THINGS TO DO IN SAN SEBASTIAN
You could quite happily spend several days in Donostia and not be bored, infact at one point I was thinking- shall I just stay here!!! Its a fantastic city, I love it there, and as a hillbilly Cornish maid, I am quite intimidated by big cities. I was not intimidated by Donostia at all, in fact I just wanted to jump straight in and stay there forever!
I went to the Catedral del Buen Pastor (the cathedral of the good shepherd) to get my stamp as I did not stay in an albergue the night before. It is good to note that you can get your pilgrim credential from there should you need it.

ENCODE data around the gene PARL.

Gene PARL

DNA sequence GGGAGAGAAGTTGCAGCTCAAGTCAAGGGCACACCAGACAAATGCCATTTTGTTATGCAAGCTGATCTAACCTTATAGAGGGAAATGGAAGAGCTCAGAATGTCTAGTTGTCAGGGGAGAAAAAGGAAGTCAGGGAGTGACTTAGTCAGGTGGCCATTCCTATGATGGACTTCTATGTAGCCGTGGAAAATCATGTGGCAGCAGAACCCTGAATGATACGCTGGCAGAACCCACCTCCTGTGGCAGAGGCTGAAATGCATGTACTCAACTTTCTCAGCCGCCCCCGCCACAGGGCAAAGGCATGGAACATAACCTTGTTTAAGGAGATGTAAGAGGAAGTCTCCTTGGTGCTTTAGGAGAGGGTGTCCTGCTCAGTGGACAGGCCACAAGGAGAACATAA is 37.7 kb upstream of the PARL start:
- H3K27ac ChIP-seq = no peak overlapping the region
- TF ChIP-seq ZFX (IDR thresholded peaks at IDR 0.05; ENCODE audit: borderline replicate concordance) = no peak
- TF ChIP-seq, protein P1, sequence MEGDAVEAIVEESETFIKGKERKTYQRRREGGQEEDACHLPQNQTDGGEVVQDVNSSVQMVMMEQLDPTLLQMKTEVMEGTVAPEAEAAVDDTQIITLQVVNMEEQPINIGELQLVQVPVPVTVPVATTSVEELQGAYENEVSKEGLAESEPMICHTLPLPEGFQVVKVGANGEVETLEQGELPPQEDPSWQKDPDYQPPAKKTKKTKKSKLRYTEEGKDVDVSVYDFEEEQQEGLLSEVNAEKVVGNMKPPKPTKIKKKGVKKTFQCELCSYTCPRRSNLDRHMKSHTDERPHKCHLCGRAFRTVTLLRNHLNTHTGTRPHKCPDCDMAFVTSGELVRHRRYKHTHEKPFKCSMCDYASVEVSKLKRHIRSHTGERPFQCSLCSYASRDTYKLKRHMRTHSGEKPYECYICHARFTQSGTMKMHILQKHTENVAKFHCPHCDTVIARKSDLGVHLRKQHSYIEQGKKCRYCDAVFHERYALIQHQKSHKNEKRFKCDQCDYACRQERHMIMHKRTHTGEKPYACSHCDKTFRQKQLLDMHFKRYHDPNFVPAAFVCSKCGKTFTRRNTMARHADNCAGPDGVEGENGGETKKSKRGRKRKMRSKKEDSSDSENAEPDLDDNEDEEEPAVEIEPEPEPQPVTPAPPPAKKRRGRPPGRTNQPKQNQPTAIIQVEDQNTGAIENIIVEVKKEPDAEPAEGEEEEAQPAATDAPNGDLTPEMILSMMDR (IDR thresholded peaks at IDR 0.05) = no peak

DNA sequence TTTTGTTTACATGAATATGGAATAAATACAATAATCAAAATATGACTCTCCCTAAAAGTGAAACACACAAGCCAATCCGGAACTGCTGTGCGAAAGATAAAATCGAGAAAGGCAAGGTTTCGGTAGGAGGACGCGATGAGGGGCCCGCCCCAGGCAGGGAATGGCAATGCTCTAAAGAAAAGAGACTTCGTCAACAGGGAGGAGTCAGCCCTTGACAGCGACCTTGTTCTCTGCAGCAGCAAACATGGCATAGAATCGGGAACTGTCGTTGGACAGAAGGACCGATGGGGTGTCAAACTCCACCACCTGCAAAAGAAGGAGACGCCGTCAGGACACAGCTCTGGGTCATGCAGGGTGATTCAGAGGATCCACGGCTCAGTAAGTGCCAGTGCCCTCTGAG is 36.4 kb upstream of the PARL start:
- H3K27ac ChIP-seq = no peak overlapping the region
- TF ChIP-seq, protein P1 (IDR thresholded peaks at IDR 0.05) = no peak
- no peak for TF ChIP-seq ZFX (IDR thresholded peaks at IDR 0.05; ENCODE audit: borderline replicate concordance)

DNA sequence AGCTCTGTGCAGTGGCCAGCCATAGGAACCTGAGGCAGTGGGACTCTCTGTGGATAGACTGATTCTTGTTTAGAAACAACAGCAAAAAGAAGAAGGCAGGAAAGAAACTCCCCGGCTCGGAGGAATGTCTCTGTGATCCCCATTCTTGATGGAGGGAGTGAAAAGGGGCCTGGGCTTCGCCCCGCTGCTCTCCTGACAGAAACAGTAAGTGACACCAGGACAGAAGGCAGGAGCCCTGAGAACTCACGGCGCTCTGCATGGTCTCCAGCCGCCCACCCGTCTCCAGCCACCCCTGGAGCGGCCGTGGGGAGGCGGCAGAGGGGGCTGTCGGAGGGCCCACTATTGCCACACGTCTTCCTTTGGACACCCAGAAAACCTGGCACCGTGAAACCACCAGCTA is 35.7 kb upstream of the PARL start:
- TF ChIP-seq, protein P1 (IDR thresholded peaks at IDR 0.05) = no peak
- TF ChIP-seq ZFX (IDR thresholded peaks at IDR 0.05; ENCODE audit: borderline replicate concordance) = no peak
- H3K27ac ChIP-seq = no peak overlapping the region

All along this coastline there is amazing swell to catch. You can hire surfboards and go out surfing in the sea from several hostels and hire companies.
PINTXOS AND VINO
Donostia is renowned for its good pintxos and boy you wont be disappointed, especially if you go between May and August when the seafood is in abundance. I recommend the white wine of Txakoli (Basque white wine made from grapes grown all around this area- infact you will see the vineyards on the next stage of this camino) with a racione of chiperones a la plancha.